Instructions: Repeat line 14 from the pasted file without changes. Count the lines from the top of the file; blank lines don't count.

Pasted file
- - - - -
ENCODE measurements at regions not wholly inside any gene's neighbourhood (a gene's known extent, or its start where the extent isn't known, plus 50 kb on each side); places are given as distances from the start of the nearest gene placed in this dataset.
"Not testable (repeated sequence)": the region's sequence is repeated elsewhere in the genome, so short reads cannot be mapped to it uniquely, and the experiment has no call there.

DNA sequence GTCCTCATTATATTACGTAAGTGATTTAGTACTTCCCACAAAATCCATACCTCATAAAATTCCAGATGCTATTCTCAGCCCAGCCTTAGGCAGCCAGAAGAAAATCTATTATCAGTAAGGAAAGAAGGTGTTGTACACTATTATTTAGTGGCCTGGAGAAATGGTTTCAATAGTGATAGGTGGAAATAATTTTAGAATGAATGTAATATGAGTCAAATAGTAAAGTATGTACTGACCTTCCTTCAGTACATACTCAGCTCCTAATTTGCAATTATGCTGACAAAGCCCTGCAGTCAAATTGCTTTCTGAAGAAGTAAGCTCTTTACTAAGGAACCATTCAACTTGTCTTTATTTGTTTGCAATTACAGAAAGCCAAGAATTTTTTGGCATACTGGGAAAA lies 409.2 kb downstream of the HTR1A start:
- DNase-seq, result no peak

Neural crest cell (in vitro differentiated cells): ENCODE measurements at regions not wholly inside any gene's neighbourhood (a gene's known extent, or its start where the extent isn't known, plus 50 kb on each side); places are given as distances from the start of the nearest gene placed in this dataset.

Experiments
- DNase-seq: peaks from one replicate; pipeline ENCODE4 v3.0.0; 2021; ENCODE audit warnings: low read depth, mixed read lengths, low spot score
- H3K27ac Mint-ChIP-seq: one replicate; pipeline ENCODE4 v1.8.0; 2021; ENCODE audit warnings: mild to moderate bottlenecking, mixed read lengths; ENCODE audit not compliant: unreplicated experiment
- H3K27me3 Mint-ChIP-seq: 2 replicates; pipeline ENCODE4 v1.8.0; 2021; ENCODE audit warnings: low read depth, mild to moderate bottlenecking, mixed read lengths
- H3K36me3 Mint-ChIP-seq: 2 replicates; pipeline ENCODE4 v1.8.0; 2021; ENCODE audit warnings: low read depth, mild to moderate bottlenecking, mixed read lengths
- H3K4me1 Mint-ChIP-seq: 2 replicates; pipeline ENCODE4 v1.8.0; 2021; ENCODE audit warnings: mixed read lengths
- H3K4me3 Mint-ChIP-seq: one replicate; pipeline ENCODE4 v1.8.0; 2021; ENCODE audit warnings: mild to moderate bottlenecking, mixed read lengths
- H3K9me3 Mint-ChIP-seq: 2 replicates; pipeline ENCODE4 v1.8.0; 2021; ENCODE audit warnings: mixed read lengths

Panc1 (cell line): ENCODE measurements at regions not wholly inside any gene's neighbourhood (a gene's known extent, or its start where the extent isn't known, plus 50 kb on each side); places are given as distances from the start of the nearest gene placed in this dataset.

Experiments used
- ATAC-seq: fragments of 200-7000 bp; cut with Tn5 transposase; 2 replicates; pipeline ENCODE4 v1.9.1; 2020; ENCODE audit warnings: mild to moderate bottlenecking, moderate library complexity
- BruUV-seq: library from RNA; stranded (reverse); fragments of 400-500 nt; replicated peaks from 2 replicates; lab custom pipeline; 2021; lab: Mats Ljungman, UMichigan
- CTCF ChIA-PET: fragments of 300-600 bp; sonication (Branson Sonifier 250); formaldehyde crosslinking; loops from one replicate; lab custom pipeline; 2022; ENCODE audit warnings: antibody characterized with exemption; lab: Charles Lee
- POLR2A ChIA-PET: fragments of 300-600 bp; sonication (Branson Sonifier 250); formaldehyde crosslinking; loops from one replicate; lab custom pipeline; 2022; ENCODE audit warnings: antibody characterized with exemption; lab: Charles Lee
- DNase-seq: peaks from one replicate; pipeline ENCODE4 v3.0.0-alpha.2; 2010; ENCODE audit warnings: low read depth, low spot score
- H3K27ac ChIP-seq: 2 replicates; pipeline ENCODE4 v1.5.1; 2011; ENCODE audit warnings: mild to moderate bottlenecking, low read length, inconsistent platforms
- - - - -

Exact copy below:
Panc1 (cell line): ENCODE measurements at regions not wholly inside any gene's neighbourhood (a gene's known extent, or its start where the extent isn't known, plus 50 kb on each side); places are given as distances from the start of the nearest gene placed in this dataset.